Did you get a headache
the last time you flew commercially?
No, we're not talking about the security lines... or the furious
grab for overhead space for your oversized carry-on... or the
screaming toddler kicking the seat behind you. We're talking about
real headaches here, that can include sudden, severe pain.. even
nausea, like a migraine.
Well, you're not alone... as Reuters reports that Drs. M. S.
Berilgen and B. Müngen, of Firat University in Elazig, Turkey
believe headaches like these could be caused by a phenomena called
barotrauma... a sudden, and painful, change in air pressure.
Of course, airliners are pressurized... but the cabins aren't
kept at the same pressure as the place you took off from.
Typically, the standard airliner cabin is pressurized to the
equivalent of about 8,000 feet -- and as the plane climbs, the
pressure is gradually reduced relative to what it was on the
The process reverses as the plane descends for landing... and
while most people feel no ill effects from the gradual change in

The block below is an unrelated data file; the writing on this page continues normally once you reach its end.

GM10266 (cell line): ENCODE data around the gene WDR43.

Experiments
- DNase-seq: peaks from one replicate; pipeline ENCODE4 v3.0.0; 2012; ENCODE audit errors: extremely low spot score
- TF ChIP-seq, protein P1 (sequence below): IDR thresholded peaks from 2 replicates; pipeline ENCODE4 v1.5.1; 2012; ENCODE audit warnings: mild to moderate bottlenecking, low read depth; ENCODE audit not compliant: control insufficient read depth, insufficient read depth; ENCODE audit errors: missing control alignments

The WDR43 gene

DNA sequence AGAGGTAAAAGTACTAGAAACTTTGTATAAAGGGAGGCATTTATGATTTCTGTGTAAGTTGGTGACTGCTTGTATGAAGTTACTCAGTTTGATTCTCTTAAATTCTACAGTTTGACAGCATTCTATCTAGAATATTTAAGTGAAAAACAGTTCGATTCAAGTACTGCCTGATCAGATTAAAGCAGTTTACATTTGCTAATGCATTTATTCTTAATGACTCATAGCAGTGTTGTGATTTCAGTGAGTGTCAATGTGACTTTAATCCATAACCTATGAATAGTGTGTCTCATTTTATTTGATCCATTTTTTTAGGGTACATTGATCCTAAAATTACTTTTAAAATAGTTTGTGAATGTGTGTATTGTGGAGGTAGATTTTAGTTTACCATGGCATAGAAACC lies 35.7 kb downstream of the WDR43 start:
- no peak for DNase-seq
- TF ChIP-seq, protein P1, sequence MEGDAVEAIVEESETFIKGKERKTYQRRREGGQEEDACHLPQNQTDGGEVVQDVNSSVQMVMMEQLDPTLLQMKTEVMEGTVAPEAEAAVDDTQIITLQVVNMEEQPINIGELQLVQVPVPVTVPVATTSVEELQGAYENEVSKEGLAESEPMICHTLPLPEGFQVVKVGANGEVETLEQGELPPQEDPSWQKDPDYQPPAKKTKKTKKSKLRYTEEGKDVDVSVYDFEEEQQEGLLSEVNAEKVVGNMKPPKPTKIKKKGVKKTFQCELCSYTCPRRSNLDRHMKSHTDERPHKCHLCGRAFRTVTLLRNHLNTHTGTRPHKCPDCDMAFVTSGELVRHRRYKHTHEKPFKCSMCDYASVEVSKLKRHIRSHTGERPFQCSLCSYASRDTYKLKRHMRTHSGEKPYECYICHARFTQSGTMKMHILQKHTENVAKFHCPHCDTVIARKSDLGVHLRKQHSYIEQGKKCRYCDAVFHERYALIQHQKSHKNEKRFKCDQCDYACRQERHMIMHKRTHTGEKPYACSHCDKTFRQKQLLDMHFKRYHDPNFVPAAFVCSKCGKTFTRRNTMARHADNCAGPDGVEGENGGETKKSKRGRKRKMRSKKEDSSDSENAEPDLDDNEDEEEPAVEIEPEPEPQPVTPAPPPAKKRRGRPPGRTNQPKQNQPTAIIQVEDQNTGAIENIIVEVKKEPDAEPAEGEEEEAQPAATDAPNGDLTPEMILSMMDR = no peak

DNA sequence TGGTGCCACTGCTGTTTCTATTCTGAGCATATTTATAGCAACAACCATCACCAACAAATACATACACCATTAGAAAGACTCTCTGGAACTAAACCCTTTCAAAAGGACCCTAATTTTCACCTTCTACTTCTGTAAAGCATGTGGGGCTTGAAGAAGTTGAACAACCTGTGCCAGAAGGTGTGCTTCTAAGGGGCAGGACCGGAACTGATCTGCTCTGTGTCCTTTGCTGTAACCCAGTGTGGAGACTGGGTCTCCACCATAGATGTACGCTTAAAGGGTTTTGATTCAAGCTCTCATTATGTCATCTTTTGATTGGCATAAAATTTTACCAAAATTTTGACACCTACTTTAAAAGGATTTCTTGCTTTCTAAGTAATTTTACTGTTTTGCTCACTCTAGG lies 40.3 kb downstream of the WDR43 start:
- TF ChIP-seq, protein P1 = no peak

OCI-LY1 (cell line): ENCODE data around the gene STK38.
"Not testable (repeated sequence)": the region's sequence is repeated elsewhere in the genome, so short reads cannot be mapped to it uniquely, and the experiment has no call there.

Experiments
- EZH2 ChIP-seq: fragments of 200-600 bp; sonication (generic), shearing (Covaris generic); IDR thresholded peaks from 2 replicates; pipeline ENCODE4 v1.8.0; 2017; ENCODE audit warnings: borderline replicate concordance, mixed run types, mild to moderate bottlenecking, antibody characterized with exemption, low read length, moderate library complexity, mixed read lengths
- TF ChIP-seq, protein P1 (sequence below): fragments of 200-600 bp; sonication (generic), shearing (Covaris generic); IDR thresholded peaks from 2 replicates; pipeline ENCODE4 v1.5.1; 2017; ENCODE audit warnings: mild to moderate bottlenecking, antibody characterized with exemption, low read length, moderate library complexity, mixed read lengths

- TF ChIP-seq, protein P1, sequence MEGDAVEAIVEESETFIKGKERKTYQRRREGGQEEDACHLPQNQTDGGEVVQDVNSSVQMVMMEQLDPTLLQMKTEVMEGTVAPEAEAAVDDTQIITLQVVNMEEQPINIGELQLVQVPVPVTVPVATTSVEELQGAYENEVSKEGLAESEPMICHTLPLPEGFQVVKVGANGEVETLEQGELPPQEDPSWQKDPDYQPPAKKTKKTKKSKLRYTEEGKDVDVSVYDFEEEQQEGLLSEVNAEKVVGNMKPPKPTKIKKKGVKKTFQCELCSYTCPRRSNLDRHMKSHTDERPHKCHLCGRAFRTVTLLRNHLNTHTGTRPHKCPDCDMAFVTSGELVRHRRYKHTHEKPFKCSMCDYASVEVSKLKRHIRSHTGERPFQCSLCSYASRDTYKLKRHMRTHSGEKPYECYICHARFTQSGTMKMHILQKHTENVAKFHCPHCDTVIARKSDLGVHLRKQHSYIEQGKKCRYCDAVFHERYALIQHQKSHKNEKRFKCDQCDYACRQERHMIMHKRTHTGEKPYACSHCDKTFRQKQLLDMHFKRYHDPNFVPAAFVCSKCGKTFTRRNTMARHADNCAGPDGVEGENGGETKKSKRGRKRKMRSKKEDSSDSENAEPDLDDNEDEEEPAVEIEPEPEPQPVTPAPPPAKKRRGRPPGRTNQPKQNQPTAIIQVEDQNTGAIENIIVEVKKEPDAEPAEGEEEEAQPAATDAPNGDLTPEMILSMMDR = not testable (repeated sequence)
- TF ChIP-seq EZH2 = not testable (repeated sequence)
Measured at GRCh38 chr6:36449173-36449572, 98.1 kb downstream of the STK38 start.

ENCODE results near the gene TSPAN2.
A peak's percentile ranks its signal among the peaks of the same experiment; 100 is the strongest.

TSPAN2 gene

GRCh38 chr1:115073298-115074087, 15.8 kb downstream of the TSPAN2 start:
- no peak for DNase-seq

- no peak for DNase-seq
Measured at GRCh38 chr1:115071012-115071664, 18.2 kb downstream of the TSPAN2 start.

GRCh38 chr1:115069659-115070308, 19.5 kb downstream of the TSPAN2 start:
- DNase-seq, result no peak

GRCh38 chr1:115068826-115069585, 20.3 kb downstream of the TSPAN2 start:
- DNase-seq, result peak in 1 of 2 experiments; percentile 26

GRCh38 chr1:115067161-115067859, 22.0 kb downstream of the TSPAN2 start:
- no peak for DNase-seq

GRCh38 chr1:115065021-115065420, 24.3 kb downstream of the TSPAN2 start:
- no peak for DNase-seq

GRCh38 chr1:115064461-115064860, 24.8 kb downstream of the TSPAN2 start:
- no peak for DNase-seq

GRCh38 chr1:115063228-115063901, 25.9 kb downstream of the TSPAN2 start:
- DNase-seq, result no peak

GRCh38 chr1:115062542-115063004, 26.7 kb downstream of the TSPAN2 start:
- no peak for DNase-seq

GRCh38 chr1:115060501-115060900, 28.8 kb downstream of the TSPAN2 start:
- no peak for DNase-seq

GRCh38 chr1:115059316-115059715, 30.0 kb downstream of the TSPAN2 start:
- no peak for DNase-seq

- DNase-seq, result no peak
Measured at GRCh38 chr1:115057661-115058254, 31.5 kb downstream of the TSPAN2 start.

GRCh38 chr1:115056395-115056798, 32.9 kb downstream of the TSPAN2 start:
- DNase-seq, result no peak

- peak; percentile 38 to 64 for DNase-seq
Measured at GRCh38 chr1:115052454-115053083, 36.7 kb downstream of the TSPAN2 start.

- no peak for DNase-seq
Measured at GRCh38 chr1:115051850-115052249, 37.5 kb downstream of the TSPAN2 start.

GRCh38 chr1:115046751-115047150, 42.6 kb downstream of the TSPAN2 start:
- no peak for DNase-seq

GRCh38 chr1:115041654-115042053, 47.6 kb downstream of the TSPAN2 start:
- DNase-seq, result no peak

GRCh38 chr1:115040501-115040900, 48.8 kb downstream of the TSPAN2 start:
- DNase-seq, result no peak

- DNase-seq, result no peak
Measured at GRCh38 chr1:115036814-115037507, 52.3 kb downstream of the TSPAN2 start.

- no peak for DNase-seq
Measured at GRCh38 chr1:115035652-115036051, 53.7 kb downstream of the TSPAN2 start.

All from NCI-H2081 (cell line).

pressure, for some the process is not gradual enough.
Previously, doctors thought the severe headaches that many
passengers complain of after flying were caused by being at a
higher altitude... or from a pre-existing condition.
Instead, it could be the pressure change itself... and the only
solution could be for the airliners to climb or descend to
different altitudes more slowly, allowing more time for the air
pressure inside the cabin to change.
Given the added costs in fuel and time associated with a slower
climb to altitude, however... that is likely not an option the
airlines will be wanting to explore.